Adrian Higgins gave advice on preparing your garden for the fall

Sep 04, 2014

Washington Post gardening columnist Adrian Higgins took questions on gardening in the fall.

Here is a link to Adrian's story on eco-friendly gardening, from the cover of this week's issue of Local Living.

I read with interest your article about eco-friendly gardening. Our problem is that our yard has become overrun with weeds. Being in the sandwich generation leaves little time for gardening. I don't like mulch, but it seems much easier to lay it down than to fight weeds all the time (actually the weeds are now poking through the thick mulch.) How can we have an eco-friendly yard that is low-maintenance too? All the weeds have gone to seed.

Weeds are a constant and the more you ignore them, the bigger the task of controlling them. It is key to pull or kill weeds before they flower and set seed. Some weeds can appear and go to seed in a matter of days. Everytime you dig or otherwise disturb the soil, you are bringing new weed seeds into play. Mulch helps a lot, though we are using way too much shredded (and dyed) wood mulch, which is harmful in the long run. Much better to mulch with leaf mold or compost, which feeds the soil. The best way to beat weeds is to grow plants in their space that you want. You must continue to weed until ground covers, etc. cover the ground. No weeding, no gardening. 

Can snap peas be grown as a fall crop?

Yes, but they should have been sown about a month ago. You could try maybe some bush beans now and hope for a mild October, but generally you sow beans in May and repeat in mid summer for a late season crop. I am growing runner beans at the moment, which will mature as the weather cools, which they like. I sowed one batch about four weeks ago and another two weeks ago, and they have grown well in the warmth of late summer.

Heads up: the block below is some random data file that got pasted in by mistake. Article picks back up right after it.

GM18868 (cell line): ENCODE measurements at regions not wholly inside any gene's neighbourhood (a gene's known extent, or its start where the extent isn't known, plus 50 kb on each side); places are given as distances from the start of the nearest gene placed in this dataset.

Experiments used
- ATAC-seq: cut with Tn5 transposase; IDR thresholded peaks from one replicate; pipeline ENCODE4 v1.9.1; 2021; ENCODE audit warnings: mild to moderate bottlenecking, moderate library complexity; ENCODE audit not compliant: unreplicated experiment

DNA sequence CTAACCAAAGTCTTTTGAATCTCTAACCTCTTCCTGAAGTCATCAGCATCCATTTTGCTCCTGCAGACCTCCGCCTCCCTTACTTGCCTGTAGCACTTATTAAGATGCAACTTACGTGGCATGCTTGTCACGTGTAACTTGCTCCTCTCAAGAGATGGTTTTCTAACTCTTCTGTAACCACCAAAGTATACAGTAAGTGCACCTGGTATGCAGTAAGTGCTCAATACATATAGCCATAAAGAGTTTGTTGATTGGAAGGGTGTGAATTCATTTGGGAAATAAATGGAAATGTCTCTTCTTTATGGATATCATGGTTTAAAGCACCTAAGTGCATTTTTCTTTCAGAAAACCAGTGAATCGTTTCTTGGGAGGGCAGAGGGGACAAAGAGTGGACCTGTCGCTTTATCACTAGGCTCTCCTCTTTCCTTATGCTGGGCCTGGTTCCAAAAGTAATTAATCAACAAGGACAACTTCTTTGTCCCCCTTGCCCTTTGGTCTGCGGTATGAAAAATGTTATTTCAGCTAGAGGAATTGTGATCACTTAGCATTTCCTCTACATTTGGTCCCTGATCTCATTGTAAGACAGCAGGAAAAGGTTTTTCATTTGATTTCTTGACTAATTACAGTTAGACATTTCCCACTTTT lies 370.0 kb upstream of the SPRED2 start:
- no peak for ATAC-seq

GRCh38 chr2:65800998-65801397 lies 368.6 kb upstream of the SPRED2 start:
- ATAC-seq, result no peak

Loved your column. Now what can we do when local jurisdictions (Arlington, in particular) has a "property maintenance" code that prohibits "weeds" and "overgrowth"? Neither has any definition and the code is being used to cite residents for their joe pye weed, asters, asclepias, and tall native grasses.

Those definitions don't seem to be based in science and seem to be inviting a challenge. 

I completely changed my raised bed composition this year to one using one part peat moss, one part composted manure, and one part vermiculite- with great results. When and how should I amend this for the next growing season? I have heard that people who simply mix in manure have not had good results.

Organic matter alone will only give you a muck soil, you need some mineral content for a balanced soil. Keep adding the composted manure -- vermiculite is an expensive additive for general soils (mostly used in pots) -- I would add some gravel. I'm a huge fan of adding pea gravel to soil mixes. Many people dislike peat moss on environmental grounds. 

Happy shoulder season, Adrian! 1. The garden condo is looking for a tree for the 17-foot center courtyard circle, full sun, good drainage, has irrigation access. In surrounding quadrants are crape myrtle, ash, and kwanzan cherries. At the outer edges of the circle are spirea, coreopsis, and autumn joy sedum, some iris and blackberry lily. Any recommendation on a non-pink ornamental. A dwarf Japanese maple there previously died of canker. Doesn’t have to be a dwarf. Or a tree, for that matter. 2. Planted peas and lettuce last week, and I hope they survive the heat wave. Harlequin bugs can’t get enough of my dino kale. (the soapy jar nearby is getting full and disgusting) Is it worth trying to plant anything else from the brassicas, or am I just going to fight a losing battle with the bugs? Should I just yank the kale or hack it back and hope the critters go away?